Advice Column

The title refers to the fact that I’m looking for it, not providing it.

Mom and Her Computer:

The first question has to do with my mom. She’s had a computer for about eight years.  She’s actually become increasingly less adept at using it during this time. I’m talking about basic things, like being able to create a word processing document and then save it to a specific location on her hard drive and find it again later. My mom basically does not know what an application is nor how a hard drive is arranged.  The concept of highlighting items with her mouse and editing or moving them largely eludes her.

Early on, she learned how to use AOL  (to some extent) and that’s about it. She has no grasp of the basics. None. Now that she no longer has AOL as a standalone application, she doesn’t really even seem to know how to check her email; she has weeks worth of unopened messages every time I visit. I tell her how to look at them. I come back the next week, and she’s surprised when I mention that those same messages are still unread. And it’s getting worse and worse.

This is not just a case of my being anoyed at having to provide occasional tech support to get her out of a jam, which I’d gladly do. No, I’m questioning whether or not my mom has any business even using computer at this point. I’m not sure that she really can learn what she needs to know, but even if she could, I’m not sure who could teach it to her. My mom is an intelligent woman, and she actually worked with computers in the 1970s and 1980s, long before most of the rest of us, but she learned a certain set of tasks with no background context, and I think it’s too late for her to recover from that.

It’s really causing problems for her. She gets so incredibly frustrated–often to the point of tears–and that, of course, gets me frustrated and stressed as well. Frankly, I don’t think she needs that extra stress in her life, and I’m pretty sure I don’t either. The computer was supposed to be fun for her. That’s obviously not how it’s working out.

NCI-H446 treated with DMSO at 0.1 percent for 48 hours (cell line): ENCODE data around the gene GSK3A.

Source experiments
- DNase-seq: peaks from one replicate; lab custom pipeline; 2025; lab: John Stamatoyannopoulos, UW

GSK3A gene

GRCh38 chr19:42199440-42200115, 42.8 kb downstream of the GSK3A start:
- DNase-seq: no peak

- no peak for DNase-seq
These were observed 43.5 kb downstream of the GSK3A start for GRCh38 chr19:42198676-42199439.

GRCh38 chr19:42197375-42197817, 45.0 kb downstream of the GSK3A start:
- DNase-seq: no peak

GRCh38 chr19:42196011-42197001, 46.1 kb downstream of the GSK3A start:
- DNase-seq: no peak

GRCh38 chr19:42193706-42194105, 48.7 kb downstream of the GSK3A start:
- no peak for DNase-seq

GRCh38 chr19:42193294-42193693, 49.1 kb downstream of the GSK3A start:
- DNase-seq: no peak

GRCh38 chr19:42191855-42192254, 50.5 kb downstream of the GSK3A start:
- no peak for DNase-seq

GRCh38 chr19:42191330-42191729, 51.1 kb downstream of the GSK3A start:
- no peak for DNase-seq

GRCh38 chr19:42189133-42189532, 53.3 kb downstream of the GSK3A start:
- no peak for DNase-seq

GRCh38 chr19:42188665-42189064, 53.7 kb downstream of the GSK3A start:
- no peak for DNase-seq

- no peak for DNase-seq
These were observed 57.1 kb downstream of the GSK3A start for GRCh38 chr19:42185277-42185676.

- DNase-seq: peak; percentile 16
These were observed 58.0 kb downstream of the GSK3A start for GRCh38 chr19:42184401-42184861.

I understand that there’s more to it than meets the eye. She doesn’t want to give it up because doing so would mean admitting that her abilities are getting more limited as she ages (although I’m 95% certain something like dementia is not an issue at this time). My mom is already depressed, I know, perhaps even clinically depressed, so maybe it’s good that she keeps trying. But it’s hard to watch her, and hard to take answering the same questions over and over again and never seeing any progress.

Has anyone dealt with a similar situation? How do I tactfully suggest that the computer may be doing her more harm than good and that it’s sometimes even making me dread visiting? I’d like to spend the remaining  years talking to my parents, not getting annoyed by a piece of technology.

Colleague/Bigot:

I recently discovered that someone I’m working very closely with on a project is also of a somewhat activist bent on the issue of “preserving” marriage (yes, we all understand what that code word means). This is someone I pretty much have to work with for the next few months, and I’m not entirely sure how I’m going to react the next time I see her.  We haven’t really discussed our personal lives all that much, and I’m not even sure if she realizes I’m one of those “radical agenda-carrying homosexuals”, although it’s certainly no secret and not something I’ve hidden either. I just can’t remember if it’s come up in the conversation; I thought I’d mentioned my husband in passing at some point, just as she has, but I’m not sure. We’re not exactly “chummy”, although we get along fine.